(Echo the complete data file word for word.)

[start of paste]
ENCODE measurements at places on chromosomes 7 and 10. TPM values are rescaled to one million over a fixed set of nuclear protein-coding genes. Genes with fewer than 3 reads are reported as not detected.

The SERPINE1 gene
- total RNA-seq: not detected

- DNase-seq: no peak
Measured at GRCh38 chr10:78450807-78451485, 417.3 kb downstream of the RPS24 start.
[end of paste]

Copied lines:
ENCODE measurements at places on chromosomes 7 and 10. TPM values are rescaled to one million over a fixed set of nuclear protein-coding genes. Genes with fewer than 3 reads are reported as not detected.

The SERPINE1 gene
- total RNA-seq: not detected

- DNase-seq: no peak
Measured at GRCh38 chr10:78450807-78451485, 417.3 kb downstream of the RPS24 start.